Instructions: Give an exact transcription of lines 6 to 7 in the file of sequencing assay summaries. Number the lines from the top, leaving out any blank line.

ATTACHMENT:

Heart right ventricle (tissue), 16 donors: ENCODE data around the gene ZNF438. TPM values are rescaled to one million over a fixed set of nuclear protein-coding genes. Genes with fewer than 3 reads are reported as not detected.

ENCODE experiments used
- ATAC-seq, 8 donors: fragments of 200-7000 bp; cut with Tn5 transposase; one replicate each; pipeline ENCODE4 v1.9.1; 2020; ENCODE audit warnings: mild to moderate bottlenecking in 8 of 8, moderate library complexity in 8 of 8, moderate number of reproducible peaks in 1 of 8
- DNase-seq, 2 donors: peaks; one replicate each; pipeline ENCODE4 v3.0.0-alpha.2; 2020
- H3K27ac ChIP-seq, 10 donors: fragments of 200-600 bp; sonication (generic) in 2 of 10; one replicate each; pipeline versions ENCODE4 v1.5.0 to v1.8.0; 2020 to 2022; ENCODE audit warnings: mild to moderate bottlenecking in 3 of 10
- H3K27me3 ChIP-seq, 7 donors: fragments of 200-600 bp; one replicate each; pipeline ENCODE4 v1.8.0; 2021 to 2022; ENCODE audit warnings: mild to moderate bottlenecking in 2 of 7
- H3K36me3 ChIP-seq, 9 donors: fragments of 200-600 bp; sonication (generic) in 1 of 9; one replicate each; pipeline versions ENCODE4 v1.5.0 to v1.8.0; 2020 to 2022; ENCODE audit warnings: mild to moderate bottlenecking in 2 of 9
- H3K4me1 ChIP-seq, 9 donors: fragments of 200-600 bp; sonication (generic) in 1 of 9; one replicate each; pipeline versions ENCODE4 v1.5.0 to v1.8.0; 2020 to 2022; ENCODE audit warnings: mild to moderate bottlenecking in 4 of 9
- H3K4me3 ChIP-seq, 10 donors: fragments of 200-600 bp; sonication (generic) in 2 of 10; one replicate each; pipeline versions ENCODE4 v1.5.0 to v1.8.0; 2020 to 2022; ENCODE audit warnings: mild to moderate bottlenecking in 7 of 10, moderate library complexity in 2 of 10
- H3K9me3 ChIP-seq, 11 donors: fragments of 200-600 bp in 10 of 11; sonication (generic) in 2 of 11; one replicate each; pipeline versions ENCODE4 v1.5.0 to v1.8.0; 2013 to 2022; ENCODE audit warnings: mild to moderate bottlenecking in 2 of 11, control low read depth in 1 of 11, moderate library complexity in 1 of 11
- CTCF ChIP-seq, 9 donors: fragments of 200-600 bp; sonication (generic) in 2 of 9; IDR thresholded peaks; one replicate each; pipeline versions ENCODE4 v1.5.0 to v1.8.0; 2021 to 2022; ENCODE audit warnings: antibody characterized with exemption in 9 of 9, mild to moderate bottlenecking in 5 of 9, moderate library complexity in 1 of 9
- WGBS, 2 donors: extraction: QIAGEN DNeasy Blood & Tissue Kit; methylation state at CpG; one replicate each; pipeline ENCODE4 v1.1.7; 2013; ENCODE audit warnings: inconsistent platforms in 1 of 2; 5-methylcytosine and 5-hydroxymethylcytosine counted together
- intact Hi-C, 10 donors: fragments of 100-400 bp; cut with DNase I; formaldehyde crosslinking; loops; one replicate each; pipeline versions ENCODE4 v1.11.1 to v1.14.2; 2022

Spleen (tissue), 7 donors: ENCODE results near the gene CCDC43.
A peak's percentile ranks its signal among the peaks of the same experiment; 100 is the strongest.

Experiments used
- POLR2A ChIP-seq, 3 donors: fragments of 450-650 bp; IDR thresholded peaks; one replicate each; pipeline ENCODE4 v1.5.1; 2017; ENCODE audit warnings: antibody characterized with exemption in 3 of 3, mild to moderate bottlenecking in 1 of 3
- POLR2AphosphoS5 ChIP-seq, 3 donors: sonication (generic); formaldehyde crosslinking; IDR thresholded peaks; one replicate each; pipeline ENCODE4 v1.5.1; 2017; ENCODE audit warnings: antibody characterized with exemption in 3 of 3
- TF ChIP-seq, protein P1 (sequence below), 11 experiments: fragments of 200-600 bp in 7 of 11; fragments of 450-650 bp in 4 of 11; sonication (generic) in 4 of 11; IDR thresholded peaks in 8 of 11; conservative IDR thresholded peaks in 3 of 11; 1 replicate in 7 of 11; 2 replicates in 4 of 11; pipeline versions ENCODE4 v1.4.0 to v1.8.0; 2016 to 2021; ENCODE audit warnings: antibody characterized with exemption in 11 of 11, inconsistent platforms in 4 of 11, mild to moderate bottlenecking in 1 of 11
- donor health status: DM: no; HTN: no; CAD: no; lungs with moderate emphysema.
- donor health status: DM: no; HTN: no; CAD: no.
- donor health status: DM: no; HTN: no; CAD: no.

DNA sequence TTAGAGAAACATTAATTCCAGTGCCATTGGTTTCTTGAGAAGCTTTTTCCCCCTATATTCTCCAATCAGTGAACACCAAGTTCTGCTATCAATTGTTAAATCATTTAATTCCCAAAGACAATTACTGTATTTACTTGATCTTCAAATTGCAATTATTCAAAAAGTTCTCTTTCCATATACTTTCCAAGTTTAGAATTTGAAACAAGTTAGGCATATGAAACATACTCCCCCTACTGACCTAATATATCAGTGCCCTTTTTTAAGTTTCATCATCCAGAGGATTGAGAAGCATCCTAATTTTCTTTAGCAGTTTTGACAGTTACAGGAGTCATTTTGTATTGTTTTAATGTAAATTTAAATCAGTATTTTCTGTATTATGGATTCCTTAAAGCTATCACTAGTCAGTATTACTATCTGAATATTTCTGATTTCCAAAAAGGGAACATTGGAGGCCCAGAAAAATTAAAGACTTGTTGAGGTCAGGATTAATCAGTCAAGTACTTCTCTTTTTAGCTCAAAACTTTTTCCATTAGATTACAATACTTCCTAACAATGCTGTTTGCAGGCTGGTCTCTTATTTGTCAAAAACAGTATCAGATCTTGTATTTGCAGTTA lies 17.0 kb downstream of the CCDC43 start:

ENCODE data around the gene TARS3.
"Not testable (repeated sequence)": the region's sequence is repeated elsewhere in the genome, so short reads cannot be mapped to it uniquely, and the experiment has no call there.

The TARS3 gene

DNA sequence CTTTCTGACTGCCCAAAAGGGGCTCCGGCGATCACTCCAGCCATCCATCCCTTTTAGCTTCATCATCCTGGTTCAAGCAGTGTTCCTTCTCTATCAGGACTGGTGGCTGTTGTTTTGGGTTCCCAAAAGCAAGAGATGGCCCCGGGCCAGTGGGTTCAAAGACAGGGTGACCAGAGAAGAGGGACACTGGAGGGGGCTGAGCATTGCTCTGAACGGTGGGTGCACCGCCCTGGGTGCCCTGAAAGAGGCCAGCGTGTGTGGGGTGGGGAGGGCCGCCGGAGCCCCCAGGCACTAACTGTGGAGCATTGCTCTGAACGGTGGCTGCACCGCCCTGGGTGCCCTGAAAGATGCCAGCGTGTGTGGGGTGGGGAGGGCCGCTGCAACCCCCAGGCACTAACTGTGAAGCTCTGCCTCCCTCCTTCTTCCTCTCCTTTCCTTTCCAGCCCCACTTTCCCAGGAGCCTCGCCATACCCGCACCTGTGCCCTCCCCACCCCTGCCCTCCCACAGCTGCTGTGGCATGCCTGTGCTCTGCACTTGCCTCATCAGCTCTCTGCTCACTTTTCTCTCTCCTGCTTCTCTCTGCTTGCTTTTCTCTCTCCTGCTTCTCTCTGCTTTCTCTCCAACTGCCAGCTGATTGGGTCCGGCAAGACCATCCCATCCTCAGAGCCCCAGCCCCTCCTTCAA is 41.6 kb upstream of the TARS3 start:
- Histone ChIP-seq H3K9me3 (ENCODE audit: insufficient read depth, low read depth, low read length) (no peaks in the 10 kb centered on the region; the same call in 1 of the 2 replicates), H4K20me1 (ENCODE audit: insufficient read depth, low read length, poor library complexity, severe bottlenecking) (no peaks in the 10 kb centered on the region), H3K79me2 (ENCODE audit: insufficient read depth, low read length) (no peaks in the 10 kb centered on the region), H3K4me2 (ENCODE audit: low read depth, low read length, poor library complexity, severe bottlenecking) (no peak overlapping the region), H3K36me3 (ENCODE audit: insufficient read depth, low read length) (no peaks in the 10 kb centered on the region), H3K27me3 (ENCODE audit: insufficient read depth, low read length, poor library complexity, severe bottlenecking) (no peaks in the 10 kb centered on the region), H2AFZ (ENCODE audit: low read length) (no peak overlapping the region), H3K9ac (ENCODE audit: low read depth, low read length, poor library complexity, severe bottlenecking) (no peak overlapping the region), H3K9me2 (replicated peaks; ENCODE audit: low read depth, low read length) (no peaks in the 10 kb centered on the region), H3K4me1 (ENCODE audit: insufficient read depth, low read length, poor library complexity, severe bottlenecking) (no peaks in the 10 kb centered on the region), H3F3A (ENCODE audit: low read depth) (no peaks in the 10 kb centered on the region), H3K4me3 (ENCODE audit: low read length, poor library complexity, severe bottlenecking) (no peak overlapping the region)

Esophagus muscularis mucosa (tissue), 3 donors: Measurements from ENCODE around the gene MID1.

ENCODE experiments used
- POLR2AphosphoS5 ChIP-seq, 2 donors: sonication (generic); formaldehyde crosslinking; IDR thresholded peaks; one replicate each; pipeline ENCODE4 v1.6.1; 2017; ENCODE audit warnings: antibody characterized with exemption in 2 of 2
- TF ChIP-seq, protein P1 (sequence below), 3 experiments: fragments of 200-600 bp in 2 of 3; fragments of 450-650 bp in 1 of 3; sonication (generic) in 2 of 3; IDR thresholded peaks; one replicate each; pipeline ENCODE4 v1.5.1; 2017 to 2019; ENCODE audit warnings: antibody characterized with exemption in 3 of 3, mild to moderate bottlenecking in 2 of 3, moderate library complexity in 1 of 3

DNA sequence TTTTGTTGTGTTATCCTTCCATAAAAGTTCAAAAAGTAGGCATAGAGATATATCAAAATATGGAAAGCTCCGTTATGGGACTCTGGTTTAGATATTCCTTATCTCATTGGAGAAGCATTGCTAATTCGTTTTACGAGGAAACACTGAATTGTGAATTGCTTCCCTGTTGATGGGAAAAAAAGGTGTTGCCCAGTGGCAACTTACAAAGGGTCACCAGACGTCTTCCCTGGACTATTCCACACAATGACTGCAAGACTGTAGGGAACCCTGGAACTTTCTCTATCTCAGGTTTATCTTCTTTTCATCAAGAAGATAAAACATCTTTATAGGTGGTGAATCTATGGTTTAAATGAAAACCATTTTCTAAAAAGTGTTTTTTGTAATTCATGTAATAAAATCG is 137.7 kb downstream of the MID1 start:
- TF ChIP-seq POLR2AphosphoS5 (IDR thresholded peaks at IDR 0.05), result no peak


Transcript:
- H3K27me3 ChIP-seq, 7 donors: fragments of 200-600 bp; one replicate each; pipeline ENCODE4 v1.8.0; 2021 to 2022; ENCODE audit warnings: mild to moderate bottlenecking in 2 of 7
- H3K36me3 ChIP-seq, 9 donors: fragments of 200-600 bp; sonication (generic) in 1 of 9; one replicate each; pipeline versions ENCODE4 v1.5.0 to v1.8.0; 2020 to 2022; ENCODE audit warnings: mild to moderate bottlenecking in 2 of 9